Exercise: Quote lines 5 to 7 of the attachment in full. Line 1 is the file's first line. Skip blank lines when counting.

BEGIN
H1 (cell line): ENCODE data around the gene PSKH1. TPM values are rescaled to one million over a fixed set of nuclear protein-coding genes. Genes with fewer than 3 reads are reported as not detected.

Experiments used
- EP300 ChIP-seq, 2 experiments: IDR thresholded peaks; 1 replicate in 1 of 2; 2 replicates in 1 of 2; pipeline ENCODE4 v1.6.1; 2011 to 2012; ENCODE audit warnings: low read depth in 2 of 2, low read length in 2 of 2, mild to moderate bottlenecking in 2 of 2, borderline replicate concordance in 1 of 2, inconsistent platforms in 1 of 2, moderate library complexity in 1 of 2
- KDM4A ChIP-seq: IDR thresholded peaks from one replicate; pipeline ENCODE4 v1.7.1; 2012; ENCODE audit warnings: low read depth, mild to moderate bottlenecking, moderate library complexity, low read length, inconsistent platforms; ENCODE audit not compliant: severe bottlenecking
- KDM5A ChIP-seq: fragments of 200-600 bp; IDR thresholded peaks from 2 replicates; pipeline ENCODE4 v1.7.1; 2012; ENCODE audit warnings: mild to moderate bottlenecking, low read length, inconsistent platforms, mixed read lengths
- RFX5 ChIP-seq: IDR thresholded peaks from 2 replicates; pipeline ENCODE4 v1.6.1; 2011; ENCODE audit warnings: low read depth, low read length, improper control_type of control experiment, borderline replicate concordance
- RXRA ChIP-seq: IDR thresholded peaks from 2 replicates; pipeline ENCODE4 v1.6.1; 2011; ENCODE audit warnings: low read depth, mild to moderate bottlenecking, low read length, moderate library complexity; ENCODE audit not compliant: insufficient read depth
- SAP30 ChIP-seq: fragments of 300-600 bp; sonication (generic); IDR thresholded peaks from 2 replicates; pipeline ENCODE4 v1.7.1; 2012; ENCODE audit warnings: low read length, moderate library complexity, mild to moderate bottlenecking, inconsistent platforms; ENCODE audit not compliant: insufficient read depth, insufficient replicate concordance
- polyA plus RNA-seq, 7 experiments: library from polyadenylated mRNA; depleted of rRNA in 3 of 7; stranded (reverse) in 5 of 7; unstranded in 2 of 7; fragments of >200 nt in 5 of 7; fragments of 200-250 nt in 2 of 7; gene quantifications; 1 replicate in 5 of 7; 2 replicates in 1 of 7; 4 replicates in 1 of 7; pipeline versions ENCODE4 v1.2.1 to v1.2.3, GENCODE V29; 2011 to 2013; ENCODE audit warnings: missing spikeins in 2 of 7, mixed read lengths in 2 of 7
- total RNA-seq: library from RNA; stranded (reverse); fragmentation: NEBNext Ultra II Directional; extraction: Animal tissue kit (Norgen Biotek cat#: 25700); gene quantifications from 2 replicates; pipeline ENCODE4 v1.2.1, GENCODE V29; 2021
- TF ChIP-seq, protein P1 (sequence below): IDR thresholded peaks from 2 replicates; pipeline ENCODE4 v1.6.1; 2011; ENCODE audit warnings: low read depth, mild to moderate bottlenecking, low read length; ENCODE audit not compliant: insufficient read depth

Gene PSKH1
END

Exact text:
- KDM5A ChIP-seq: fragments of 200-600 bp; IDR thresholded peaks from 2 replicates; pipeline ENCODE4 v1.7.1; 2012; ENCODE audit warnings: mild to moderate bottlenecking, low read length, inconsistent platforms, mixed read lengths
- RFX5 ChIP-seq: IDR thresholded peaks from 2 replicates; pipeline ENCODE4 v1.6.1; 2011; ENCODE audit warnings: low read depth, low read length, improper control_type of control experiment, borderline replicate concordance
- RXRA ChIP-seq: IDR thresholded peaks from 2 replicates; pipeline ENCODE4 v1.6.1; 2011; ENCODE audit warnings: low read depth, mild to moderate bottlenecking, low read length, moderate library complexity; ENCODE audit not compliant: insufficient read depth